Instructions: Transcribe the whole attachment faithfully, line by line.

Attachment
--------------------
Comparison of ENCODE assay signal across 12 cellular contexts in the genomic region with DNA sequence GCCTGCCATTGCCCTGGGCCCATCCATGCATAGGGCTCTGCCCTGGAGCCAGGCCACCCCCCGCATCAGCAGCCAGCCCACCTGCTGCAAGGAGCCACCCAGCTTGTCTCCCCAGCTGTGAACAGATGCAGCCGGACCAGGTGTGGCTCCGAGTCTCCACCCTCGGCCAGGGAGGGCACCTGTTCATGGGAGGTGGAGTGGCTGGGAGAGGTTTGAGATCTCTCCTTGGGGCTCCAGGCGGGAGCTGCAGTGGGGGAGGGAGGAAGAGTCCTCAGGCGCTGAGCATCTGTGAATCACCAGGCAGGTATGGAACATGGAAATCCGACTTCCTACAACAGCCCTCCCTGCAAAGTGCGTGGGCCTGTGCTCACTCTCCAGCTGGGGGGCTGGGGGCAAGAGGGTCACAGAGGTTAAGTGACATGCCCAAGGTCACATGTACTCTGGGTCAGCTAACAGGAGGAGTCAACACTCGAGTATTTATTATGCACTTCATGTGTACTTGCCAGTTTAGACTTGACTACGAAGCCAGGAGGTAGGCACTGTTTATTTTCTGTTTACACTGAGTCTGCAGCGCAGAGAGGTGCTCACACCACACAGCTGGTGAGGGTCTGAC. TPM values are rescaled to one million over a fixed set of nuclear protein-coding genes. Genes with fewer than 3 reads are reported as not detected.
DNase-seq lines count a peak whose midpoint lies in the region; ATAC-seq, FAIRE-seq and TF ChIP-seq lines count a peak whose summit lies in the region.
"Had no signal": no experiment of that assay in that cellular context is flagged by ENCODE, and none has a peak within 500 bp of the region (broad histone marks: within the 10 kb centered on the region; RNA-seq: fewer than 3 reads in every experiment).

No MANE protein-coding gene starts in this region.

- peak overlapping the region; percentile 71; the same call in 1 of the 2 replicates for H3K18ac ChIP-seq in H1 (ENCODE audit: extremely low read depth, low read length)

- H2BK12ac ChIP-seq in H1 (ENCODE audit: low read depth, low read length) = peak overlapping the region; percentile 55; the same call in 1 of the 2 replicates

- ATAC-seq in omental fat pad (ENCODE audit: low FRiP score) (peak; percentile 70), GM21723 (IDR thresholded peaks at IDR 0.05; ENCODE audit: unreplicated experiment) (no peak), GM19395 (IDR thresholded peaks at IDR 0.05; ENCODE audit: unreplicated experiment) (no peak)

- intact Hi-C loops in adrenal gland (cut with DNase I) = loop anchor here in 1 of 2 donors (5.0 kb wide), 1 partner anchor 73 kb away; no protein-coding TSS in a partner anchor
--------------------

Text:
Comparison of ENCODE assay signal across 12 cellular contexts in the genomic region with DNA sequence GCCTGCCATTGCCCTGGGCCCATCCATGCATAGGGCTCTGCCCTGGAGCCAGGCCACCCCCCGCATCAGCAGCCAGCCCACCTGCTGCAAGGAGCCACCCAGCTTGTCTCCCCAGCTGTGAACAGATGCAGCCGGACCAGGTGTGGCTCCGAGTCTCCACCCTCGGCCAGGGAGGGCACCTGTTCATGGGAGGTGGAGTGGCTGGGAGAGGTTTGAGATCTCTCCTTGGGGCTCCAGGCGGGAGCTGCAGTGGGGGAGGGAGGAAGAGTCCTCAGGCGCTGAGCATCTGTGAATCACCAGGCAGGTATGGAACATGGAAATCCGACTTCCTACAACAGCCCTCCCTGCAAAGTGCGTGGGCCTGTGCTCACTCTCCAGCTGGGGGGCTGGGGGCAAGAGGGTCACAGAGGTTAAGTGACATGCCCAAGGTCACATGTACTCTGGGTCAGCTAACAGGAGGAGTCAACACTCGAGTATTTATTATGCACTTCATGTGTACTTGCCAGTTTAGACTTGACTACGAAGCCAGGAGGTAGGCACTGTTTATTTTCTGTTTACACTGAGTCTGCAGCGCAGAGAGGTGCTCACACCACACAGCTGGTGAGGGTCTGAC. TPM values are rescaled to one million over a fixed set of nuclear protein-coding genes. Genes with fewer than 3 reads are reported as not detected.
DNase-seq lines count a peak whose midpoint lies in the region; ATAC-seq, FAIRE-seq and TF ChIP-seq lines count a peak whose summit lies in the region.
"Had no signal": no experiment of that assay in that cellular context is flagged by ENCODE, and none has a peak within 500 bp of the region (broad histone marks: within the 10 kb centered on the region; RNA-seq: fewer than 3 reads in every experiment).

No MANE protein-coding gene starts in this region.

- peak overlapping the region; percentile 71; the same call in 1 of the 2 replicates for H3K18ac ChIP-seq in H1 (ENCODE audit: extremely low read depth, low read length)

- H2BK12ac ChIP-seq in H1 (ENCODE audit: low read depth, low read length) = peak overlapping the region; percentile 55; the same call in 1 of the 2 replicates

- ATAC-seq in omental fat pad (ENCODE audit: low FRiP score) (peak; percentile 70), GM21723 (IDR thresholded peaks at IDR 0.05; ENCODE audit: unreplicated experiment) (no peak), GM19395 (IDR thresholded peaks at IDR 0.05; ENCODE audit: unreplicated experiment) (no peak)

- intact Hi-C loops in adrenal gland (cut with DNase I) = loop anchor here in 1 of 2 donors (5.0 kb wide), 1 partner anchor 73 kb away; no protein-coding TSS in a partner anchor